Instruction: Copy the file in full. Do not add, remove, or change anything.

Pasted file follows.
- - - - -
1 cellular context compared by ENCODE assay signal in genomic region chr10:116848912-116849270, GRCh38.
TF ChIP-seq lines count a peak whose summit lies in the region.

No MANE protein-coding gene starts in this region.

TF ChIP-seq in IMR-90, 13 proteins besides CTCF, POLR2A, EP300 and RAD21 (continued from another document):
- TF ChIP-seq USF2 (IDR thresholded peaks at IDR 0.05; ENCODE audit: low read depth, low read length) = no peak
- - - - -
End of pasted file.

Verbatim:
1 cellular context compared by ENCODE assay signal in genomic region chr10:116848912-116849270, GRCh38.
TF ChIP-seq lines count a peak whose summit lies in the region.

No MANE protein-coding gene starts in this region.

TF ChIP-seq in IMR-90, 13 proteins besides CTCF, POLR2A, EP300 and RAD21 (continued from another document):
- TF ChIP-seq USF2 (IDR thresholded peaks at IDR 0.05; ENCODE audit: low read depth, low read length) = no peak